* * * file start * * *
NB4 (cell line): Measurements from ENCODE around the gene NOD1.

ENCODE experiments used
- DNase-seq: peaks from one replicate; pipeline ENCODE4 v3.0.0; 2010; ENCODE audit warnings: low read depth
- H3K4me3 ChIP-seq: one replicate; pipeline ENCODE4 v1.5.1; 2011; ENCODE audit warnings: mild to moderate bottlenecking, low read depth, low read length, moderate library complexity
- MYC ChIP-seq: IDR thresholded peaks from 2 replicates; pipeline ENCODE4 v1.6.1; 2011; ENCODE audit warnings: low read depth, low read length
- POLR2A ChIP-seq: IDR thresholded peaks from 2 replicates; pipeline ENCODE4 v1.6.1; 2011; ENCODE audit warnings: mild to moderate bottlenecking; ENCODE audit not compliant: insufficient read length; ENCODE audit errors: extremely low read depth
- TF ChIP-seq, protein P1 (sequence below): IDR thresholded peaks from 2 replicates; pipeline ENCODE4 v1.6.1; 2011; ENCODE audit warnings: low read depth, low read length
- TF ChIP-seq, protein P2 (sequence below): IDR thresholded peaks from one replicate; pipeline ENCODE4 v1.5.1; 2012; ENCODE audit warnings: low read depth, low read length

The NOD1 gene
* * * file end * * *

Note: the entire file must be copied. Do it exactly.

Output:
NB4 (cell line): Measurements from ENCODE around the gene NOD1.

ENCODE experiments used
- DNase-seq: peaks from one replicate; pipeline ENCODE4 v3.0.0; 2010; ENCODE audit warnings: low read depth
- H3K4me3 ChIP-seq: one replicate; pipeline ENCODE4 v1.5.1; 2011; ENCODE audit warnings: mild to moderate bottlenecking, low read depth, low read length, moderate library complexity
- MYC ChIP-seq: IDR thresholded peaks from 2 replicates; pipeline ENCODE4 v1.6.1; 2011; ENCODE audit warnings: low read depth, low read length
- POLR2A ChIP-seq: IDR thresholded peaks from 2 replicates; pipeline ENCODE4 v1.6.1; 2011; ENCODE audit warnings: mild to moderate bottlenecking; ENCODE audit not compliant: insufficient read length; ENCODE audit errors: extremely low read depth
- TF ChIP-seq, protein P1 (sequence below): IDR thresholded peaks from 2 replicates; pipeline ENCODE4 v1.6.1; 2011; ENCODE audit warnings: low read depth, low read length
- TF ChIP-seq, protein P2 (sequence below): IDR thresholded peaks from one replicate; pipeline ENCODE4 v1.5.1; 2012; ENCODE audit warnings: low read depth, low read length

The NOD1 gene